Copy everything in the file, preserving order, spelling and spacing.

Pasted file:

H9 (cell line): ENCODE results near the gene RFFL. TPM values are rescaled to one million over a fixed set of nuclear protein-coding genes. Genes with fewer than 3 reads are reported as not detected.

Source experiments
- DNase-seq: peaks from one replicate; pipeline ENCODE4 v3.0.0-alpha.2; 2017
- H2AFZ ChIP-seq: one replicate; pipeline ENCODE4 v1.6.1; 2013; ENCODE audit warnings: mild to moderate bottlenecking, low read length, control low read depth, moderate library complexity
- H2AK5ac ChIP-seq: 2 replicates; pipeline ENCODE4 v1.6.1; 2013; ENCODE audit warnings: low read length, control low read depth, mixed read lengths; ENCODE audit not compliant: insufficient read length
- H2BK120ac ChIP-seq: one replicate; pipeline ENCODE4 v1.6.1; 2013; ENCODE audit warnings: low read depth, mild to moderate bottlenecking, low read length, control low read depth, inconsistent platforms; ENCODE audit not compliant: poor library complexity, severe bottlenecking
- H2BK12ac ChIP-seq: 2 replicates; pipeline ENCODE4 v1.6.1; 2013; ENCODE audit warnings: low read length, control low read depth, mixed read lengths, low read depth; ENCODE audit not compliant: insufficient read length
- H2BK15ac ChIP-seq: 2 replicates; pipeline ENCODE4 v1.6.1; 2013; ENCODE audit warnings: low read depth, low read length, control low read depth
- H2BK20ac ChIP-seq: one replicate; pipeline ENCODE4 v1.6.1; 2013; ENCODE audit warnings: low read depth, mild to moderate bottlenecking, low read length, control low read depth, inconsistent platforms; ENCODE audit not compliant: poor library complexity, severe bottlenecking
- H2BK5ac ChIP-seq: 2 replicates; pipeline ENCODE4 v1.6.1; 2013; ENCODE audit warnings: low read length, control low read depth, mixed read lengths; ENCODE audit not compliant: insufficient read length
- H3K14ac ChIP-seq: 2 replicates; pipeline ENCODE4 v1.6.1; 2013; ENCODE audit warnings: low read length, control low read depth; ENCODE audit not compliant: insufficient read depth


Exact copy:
H9 (cell line): ENCODE results near the gene RFFL. TPM values are rescaled to one million over a fixed set of nuclear protein-coding genes. Genes with fewer than 3 reads are reported as not detected.

Source experiments
- DNase-seq: peaks from one replicate; pipeline ENCODE4 v3.0.0-alpha.2; 2017
- H2AFZ ChIP-seq: one replicate; pipeline ENCODE4 v1.6.1; 2013; ENCODE audit warnings: mild to moderate bottlenecking, low read length, control low read depth, moderate library complexity
- H2AK5ac ChIP-seq: 2 replicates; pipeline ENCODE4 v1.6.1; 2013; ENCODE audit warnings: low read length, control low read depth, mixed read lengths; ENCODE audit not compliant: insufficient read length
- H2BK120ac ChIP-seq: one replicate; pipeline ENCODE4 v1.6.1; 2013; ENCODE audit warnings: low read depth, mild to moderate bottlenecking, low read length, control low read depth, inconsistent platforms; ENCODE audit not compliant: poor library complexity, severe bottlenecking
- H2BK12ac ChIP-seq: 2 replicates; pipeline ENCODE4 v1.6.1; 2013; ENCODE audit warnings: low read length, control low read depth, mixed read lengths, low read depth; ENCODE audit not compliant: insufficient read length
- H2BK15ac ChIP-seq: 2 replicates; pipeline ENCODE4 v1.6.1; 2013; ENCODE audit warnings: low read depth, low read length, control low read depth
- H2BK20ac ChIP-seq: one replicate; pipeline ENCODE4 v1.6.1; 2013; ENCODE audit warnings: low read depth, mild to moderate bottlenecking, low read length, control low read depth, inconsistent platforms; ENCODE audit not compliant: poor library complexity, severe bottlenecking
- H2BK5ac ChIP-seq: 2 replicates; pipeline ENCODE4 v1.6.1; 2013; ENCODE audit warnings: low read length, control low read depth, mixed read lengths; ENCODE audit not compliant: insufficient read length
- H3K14ac ChIP-seq: 2 replicates; pipeline ENCODE4 v1.6.1; 2013; ENCODE audit warnings: low read length, control low read depth; ENCODE audit not compliant: insufficient read depth